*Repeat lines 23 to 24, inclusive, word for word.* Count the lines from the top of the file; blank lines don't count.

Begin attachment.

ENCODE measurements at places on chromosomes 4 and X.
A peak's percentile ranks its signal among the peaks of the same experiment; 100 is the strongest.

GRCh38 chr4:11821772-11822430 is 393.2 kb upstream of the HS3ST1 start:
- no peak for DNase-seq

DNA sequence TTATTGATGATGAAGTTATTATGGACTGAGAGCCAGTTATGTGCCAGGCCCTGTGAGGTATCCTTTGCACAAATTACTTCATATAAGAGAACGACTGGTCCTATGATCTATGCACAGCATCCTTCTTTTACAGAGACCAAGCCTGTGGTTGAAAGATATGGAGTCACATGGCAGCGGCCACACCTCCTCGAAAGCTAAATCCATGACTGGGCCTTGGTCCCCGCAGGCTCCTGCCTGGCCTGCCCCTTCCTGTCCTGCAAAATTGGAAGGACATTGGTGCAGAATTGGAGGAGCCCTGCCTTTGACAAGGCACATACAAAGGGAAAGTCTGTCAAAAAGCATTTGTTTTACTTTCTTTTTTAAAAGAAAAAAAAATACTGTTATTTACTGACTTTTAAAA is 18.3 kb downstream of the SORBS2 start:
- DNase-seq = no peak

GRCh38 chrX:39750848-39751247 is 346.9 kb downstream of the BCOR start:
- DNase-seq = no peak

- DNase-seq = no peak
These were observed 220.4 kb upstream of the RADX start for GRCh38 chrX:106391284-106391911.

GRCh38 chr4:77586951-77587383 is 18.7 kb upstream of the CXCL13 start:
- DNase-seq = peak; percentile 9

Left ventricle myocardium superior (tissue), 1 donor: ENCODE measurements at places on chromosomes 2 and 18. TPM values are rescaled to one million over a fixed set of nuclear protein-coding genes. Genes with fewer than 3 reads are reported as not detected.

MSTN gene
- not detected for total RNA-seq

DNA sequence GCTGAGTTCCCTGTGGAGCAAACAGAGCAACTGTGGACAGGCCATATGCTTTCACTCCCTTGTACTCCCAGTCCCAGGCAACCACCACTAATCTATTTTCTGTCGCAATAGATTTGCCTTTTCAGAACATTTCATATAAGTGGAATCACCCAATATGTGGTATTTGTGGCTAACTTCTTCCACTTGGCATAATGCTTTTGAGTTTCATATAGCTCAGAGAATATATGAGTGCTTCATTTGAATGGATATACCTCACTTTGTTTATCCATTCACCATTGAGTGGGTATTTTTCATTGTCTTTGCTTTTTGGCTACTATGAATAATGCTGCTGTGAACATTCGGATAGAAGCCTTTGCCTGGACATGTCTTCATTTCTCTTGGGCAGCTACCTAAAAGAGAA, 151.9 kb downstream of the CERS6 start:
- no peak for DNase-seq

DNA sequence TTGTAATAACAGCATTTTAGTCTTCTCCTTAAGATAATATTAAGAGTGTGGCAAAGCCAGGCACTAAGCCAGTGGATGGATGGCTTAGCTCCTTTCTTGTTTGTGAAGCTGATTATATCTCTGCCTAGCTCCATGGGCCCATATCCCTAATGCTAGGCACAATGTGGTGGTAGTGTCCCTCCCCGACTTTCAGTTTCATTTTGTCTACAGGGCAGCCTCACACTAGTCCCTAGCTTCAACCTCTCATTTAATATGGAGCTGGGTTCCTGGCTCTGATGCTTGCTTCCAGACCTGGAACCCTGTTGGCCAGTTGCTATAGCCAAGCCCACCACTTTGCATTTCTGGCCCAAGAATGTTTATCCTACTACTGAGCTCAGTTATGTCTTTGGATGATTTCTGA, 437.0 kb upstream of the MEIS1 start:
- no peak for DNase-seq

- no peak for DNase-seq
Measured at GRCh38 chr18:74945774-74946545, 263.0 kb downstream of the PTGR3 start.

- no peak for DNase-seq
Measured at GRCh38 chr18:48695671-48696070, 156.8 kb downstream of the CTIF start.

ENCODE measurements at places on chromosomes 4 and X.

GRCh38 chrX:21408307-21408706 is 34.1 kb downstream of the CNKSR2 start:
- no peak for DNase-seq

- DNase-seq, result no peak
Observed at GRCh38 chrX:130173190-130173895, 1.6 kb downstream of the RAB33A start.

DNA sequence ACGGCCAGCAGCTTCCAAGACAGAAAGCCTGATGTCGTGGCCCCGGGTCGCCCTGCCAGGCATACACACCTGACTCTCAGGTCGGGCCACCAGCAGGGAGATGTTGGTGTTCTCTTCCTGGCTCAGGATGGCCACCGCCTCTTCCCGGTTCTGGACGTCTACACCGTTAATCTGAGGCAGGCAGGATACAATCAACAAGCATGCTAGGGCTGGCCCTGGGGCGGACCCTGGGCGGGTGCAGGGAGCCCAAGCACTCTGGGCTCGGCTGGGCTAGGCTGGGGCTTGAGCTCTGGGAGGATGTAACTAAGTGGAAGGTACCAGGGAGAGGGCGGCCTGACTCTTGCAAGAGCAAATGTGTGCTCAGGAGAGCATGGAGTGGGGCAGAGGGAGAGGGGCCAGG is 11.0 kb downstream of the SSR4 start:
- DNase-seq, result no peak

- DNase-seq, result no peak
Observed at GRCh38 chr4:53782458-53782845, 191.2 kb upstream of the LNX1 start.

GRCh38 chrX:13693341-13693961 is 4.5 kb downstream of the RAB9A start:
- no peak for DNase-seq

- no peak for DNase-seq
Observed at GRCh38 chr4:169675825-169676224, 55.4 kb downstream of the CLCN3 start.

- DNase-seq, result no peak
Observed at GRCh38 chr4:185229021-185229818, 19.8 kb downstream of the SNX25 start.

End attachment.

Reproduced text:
Measured at GRCh38 chr18:48695671-48696070, 156.8 kb downstream of the CTIF start.

ENCODE measurements at places on chromosomes 4 and X.